Our manager immediately refunded the lost money and put a "Warning" on his account telling us not to cash any check numbered from 1001 to 1010: the numbers of the stolen checks. He was assured that any more money he lost would be refunded. He didn't want to close the account (which is what I would have recommended) because it takes a while to get new checks and cards, and he didn't want to go through all the trouble.

Not two days later, we have what's called a Non-Customer walk in (meaning they don't have an account at that bank, but still have transactions to run, most often cashing checks). I'm currently covering for several coworkers lunches, so I'm the only Teller covering the lobby. He walks up to me, hands me a check and his I.D., and tells me he wants to cash it. Alright, cool, let me just check th--whoa, wait a minute. This is a check that was stolen from that customer a few days ago!

I doubled and triple checked my suspicions, and I was rewarded with numerous red flags:

• The check number was within the stolen range (1001 to 1010)

• The signature was clearly forged, and was easily the most damning evidence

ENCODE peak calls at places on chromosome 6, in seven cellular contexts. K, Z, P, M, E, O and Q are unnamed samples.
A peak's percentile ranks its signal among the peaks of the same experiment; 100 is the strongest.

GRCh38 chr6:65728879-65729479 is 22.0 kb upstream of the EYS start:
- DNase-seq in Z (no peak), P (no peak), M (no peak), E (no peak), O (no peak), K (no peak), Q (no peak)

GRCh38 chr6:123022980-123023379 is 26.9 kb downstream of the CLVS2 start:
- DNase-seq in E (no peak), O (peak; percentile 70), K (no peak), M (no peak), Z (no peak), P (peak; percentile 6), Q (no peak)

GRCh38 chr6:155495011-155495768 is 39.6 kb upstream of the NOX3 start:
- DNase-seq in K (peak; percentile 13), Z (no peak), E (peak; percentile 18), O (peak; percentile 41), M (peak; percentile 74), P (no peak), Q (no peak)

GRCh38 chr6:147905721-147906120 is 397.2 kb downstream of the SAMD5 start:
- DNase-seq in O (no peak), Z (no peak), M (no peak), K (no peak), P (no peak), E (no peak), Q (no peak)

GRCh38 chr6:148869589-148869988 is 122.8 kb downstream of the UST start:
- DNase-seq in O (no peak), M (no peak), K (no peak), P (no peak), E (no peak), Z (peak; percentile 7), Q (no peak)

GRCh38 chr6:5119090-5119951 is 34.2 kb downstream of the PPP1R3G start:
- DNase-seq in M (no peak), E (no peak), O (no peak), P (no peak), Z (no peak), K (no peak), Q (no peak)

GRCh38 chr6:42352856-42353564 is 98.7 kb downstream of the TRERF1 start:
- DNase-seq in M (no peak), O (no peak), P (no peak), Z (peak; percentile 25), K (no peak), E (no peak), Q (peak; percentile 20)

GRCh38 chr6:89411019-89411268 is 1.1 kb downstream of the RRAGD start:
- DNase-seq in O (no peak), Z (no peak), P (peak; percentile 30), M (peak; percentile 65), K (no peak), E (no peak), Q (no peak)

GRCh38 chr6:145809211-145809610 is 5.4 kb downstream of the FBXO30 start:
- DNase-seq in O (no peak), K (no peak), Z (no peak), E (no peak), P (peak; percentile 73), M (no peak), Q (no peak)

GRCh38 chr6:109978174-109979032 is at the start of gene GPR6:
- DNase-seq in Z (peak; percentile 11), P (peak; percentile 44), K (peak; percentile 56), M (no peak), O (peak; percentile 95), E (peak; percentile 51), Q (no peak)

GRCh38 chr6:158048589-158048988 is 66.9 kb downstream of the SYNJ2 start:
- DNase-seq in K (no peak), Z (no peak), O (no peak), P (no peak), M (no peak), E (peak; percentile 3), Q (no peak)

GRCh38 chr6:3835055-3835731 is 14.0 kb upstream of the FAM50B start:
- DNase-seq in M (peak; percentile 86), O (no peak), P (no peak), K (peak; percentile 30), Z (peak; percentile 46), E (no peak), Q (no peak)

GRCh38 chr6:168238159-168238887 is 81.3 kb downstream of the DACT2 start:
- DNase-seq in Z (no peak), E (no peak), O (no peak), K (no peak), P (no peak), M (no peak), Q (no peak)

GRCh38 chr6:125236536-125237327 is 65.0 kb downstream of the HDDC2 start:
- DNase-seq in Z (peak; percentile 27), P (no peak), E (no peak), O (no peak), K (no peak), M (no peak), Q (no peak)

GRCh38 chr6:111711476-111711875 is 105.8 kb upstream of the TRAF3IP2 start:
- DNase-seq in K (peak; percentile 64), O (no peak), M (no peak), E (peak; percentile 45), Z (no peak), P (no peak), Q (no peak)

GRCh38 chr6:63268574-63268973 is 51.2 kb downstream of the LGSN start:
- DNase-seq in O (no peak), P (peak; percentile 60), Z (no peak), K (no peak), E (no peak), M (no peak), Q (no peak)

• The amount of the check was for an absurdly high amount based on the "Babysitting Job" description scrawled down in the memo line; the check was for $3000.

We, the tellers, had been instructed to call the police in the event that anyone ever came in an presented a forged check (and also had strong reason to believe that the person in front of us had done the forging). The dude in front of me was covered from head to toe with tattoos, smelled like an ashtray, dressed in the dirtiest clothes you can imagine, and had the words "Fuck Off" tattooed on his right forearm in very large, very easy-to-read letters.

In other words, I was calling bullshit on him cashing a $3000 check based on his babysitting work.

So, I needed to call the police, but how? There was no way this guy would stick around the second I picked up the phone and accused him of stealing a check, not to mention the fact that this guy actually looked fairly dangerous. Normal protocol said that I "need a manager to verify the check," at which point I would go to the back room and call the cops--and stay back there, leaving the customer at the counter getting frustrated and suspicious.

Carolanne2 030So I improvised: I started angrily hitting the spacebar on my keyboard and muttered loud enough for the thief to hear me, "Come on, not again." When he looked inquiringly at me, I scowled and said, "Sorry, my system just froze up. We've been having trouble with this stupid thing all day. Let me see if I can get someone else to do it."

I gave a for-Christ's-sake-just-go-with-it look at my only other coworker, who fortunately picked up on what I was doing immediately and complained that, sure enough, her system went down too. I looked back up at the thief and apologized in a half-laugh, half-scowl that his wait would be a few minutes because our entire network had just gone down.